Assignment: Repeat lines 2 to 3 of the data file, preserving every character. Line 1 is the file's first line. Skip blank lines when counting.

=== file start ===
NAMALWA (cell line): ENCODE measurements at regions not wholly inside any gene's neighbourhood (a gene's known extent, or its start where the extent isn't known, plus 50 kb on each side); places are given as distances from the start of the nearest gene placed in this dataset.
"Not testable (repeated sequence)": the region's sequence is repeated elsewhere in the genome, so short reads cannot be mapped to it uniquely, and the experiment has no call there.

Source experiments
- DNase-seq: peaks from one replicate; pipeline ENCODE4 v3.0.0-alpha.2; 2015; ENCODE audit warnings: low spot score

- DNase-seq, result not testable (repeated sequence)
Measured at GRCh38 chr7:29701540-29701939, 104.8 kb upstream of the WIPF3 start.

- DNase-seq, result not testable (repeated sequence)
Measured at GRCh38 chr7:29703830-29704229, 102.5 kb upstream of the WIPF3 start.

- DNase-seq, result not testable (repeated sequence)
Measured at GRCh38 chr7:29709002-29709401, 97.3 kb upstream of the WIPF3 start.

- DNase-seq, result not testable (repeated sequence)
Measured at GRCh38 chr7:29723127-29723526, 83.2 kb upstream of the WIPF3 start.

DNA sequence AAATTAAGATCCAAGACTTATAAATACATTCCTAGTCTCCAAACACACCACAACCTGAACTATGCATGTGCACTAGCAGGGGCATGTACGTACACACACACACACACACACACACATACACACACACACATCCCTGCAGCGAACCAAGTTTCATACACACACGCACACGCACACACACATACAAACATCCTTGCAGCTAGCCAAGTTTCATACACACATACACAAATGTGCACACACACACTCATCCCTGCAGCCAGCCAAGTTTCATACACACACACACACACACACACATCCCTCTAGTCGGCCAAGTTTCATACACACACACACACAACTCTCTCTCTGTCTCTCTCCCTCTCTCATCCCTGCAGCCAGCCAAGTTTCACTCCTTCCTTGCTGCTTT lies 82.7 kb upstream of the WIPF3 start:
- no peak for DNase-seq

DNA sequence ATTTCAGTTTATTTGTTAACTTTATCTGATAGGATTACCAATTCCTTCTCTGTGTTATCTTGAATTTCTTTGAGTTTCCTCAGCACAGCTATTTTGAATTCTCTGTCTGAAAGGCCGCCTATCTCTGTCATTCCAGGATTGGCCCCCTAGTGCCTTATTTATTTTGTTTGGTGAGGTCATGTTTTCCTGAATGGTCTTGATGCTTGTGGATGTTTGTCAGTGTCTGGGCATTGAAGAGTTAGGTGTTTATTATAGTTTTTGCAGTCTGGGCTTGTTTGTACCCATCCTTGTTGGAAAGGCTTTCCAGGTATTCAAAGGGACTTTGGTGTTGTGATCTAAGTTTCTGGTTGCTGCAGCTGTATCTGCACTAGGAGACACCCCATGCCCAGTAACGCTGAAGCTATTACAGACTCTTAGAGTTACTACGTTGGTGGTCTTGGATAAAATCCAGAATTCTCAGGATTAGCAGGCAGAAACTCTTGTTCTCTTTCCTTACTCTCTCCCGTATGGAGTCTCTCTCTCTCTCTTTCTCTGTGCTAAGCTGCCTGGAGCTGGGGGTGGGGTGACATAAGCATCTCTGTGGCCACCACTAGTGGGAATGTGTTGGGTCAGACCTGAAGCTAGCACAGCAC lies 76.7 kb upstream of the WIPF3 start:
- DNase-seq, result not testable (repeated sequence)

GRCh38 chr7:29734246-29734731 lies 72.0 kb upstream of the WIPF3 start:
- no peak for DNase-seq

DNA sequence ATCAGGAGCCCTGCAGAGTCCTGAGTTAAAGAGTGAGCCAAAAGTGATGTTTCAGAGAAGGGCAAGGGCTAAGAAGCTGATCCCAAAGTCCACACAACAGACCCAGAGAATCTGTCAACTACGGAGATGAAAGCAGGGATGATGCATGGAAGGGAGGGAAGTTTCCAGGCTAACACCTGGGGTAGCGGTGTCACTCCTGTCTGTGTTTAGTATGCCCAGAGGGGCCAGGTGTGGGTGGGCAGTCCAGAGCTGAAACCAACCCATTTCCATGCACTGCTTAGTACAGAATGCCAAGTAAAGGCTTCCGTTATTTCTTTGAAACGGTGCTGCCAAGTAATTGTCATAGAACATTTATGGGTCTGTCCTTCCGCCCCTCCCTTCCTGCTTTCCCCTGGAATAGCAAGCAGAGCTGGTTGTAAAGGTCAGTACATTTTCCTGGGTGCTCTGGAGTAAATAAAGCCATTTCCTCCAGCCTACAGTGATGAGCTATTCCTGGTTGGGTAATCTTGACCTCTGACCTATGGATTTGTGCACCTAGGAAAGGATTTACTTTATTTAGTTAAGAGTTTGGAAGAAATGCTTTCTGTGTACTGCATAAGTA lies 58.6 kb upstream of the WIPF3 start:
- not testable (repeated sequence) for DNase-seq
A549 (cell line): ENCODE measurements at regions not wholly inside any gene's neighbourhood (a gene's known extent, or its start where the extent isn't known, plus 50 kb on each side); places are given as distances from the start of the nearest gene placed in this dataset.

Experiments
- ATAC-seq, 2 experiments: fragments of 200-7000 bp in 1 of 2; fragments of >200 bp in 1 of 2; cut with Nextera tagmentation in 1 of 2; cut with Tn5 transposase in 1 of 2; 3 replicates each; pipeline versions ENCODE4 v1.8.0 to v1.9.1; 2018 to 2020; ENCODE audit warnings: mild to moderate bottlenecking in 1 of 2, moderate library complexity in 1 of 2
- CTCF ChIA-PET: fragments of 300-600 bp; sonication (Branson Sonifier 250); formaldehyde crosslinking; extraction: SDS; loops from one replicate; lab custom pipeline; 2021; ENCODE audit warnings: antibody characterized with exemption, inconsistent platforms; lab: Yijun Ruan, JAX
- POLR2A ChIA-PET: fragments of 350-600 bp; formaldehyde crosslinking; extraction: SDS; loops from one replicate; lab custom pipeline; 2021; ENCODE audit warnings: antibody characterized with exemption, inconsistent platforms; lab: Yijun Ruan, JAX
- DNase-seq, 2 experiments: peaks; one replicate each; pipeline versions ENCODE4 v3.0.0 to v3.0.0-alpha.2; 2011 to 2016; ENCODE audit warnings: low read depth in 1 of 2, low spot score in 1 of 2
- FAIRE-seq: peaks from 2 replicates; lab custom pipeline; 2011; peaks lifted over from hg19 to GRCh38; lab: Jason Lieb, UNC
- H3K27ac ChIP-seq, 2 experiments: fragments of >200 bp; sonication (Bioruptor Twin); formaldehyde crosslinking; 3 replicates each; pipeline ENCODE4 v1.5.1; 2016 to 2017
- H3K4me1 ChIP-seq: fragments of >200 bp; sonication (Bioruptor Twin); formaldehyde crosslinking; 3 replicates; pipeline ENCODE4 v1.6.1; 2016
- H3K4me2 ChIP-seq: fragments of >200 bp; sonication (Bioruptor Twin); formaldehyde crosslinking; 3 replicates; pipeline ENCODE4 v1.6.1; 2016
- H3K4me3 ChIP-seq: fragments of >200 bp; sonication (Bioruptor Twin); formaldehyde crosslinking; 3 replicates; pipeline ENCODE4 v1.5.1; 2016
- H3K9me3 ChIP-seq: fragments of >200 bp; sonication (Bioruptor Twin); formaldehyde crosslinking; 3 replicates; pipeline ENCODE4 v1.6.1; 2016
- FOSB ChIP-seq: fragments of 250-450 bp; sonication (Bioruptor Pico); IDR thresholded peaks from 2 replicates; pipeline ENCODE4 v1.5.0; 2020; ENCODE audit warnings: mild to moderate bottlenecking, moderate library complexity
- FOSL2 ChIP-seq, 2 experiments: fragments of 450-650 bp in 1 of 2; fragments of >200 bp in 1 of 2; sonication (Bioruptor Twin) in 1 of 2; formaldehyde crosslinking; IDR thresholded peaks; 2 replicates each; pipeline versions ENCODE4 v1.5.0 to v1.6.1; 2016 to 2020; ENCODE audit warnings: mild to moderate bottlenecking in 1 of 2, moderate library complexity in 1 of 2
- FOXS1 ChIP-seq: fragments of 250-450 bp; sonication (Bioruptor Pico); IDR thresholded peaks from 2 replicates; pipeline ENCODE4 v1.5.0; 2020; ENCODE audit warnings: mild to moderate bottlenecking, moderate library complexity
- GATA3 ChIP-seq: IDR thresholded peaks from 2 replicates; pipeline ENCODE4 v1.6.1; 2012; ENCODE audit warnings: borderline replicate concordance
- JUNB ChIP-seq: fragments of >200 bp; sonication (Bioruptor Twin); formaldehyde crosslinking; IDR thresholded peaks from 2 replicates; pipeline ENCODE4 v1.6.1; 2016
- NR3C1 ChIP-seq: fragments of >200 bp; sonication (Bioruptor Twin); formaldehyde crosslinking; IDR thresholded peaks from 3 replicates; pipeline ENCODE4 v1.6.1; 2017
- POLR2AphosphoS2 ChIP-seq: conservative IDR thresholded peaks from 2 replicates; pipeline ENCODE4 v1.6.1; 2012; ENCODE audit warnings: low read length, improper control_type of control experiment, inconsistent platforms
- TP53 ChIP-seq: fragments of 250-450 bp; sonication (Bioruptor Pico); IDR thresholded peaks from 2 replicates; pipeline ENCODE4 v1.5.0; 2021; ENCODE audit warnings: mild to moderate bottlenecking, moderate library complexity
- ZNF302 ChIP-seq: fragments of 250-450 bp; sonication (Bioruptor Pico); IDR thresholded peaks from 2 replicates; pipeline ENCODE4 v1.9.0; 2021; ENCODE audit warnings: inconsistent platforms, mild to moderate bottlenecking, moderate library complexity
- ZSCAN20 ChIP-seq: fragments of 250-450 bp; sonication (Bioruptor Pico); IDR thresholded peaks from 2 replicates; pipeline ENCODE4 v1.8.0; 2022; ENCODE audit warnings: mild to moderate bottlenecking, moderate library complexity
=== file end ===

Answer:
"Not testable (repeated sequence)": the region's sequence is repeated elsewhere in the genome, so short reads cannot be mapped to it uniquely, and the experiment has no call there.

Source experiments